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General Chat Thread, Staff Laptop Use - 'Elf and Safety in General; Hello, A local school has asked me for advice on SLT and admin staff using their laptops for long (1+ ...
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    Staff Laptop Use - 'Elf and Safety

    Hello,

    A local school has asked me for advice on SLT and admin staff using their laptops for long (1+ hours in a sitting) periods of time and health and safety.

    They've been told that this is not safe and that admin/SLT should have a desktop PC for use in their office, and use their laptops purely for use at home.

    I've never come across this before. Even the idea of a docking station, or pseudo docking station has been pooh-poohed.

    Now I assume that this is a ploy of "I've left me laptop at home" or "It's so heavy to move from my car to my office!" and they want a desktop as well to make life easier.

    Anyone else had experience with this?

    If it is a proper legislated H&S issue, then it's fine, I'd just like to find where in the books it is.

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    nephilim's Avatar
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    Absolutely no problem with using any equipment for that length of time, I would suggest as a helpful preventative for any DVT, stand up, walk away from the screen and do some basic exercises for 2-3 mins every hour or something like that. Granted not always possible and sounds insane, however a receptionist at a former school I worked at got DVT because she literally didn't move from the desk for the whole time she worked (she never went to the loo, she ate lunch at her desk, which she kept in the draw, drank bottled water which she bought in). Just something to consider.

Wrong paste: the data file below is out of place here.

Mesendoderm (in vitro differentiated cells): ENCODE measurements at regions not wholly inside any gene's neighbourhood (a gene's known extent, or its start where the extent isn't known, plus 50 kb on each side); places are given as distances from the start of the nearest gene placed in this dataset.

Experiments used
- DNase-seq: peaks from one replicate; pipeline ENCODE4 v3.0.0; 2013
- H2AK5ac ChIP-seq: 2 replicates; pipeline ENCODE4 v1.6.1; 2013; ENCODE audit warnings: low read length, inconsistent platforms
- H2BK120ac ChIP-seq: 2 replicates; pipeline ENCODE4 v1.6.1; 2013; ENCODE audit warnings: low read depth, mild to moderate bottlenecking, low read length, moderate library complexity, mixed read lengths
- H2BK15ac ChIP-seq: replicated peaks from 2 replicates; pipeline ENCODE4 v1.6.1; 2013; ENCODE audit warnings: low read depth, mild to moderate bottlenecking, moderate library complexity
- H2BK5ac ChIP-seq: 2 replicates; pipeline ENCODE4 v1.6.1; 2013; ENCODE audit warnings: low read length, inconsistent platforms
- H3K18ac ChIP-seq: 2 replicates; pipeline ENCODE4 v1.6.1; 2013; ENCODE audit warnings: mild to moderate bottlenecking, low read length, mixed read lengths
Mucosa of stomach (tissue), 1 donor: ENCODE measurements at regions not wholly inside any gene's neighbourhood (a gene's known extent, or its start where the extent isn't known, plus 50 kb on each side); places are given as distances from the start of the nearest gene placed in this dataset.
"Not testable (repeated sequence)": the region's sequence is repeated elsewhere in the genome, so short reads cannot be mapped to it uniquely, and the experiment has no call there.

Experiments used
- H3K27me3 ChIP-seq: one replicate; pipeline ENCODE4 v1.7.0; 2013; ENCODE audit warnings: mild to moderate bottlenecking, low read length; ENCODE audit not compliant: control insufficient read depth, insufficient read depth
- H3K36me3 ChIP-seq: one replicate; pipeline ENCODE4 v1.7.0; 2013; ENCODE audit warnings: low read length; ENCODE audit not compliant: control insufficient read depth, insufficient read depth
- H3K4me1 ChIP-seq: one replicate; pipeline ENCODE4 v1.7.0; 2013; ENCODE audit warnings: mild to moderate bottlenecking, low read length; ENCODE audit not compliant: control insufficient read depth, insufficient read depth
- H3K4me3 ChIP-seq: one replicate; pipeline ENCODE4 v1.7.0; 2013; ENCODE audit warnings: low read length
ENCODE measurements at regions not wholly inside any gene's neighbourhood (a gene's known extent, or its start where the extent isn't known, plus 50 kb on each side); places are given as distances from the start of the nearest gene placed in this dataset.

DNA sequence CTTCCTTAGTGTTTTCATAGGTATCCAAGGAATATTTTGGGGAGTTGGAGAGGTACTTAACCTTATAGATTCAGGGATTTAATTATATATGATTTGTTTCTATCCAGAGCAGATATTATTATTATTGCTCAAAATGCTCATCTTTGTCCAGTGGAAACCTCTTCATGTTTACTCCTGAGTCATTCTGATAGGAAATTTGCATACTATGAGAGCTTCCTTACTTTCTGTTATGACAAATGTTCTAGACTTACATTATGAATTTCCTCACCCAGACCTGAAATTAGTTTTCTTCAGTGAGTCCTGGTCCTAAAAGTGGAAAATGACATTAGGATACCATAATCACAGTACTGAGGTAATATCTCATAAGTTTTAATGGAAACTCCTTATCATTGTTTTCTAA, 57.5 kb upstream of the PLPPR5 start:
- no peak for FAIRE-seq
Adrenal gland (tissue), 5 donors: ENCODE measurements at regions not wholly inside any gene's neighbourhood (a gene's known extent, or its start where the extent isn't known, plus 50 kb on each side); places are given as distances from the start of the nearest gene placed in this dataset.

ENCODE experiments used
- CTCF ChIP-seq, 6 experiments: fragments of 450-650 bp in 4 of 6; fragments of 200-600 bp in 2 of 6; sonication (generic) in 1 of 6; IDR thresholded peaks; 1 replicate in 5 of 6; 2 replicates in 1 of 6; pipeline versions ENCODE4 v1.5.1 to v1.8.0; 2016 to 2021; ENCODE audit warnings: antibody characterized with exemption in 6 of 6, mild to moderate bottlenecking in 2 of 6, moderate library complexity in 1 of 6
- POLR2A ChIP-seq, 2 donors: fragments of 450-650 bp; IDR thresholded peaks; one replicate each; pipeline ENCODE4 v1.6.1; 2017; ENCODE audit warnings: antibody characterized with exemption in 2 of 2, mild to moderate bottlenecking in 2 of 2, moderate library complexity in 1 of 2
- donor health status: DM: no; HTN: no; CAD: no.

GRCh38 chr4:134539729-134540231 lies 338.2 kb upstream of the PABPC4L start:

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    plexer's Avatar
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    There are numerous things to consider here for vdu users.

    Things such as the chair they are using need to be looked at, height of screen which means the laptop may need to sit on a riser to be at the right height.

    Hand/arm position whilst in use meaning they may need a mouse/different mouse rather than the trackpad and an external keyboard, all of these things could be connected to a generic usb docking station so that they only have to unplug 1 usb lead when they want to take it away.

    There is no problem with them using a laptop all day everyday if these things are taken in to consideration where a laptop would be a suitable device i.e they need to take it with them, giving in and pandering to the desktop pc/laptop to take home isn't needed.

    Ben

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    Ephelyon's Avatar
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    One of our users has difficulty with her eyes and only had a laptop, so in the absence of a docking station I've just hooked it up to a keyboard/mouse/monitor in her office and she can use it there ad infinitum.

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    Isn't it funny how some schools become obsessed with the ergonomics of computers, with everything having to promote good posture, yet in a normal classroom the pupils sit on hard plastic chairs hunched over books lying flat on the table and no-one bats an eyelid?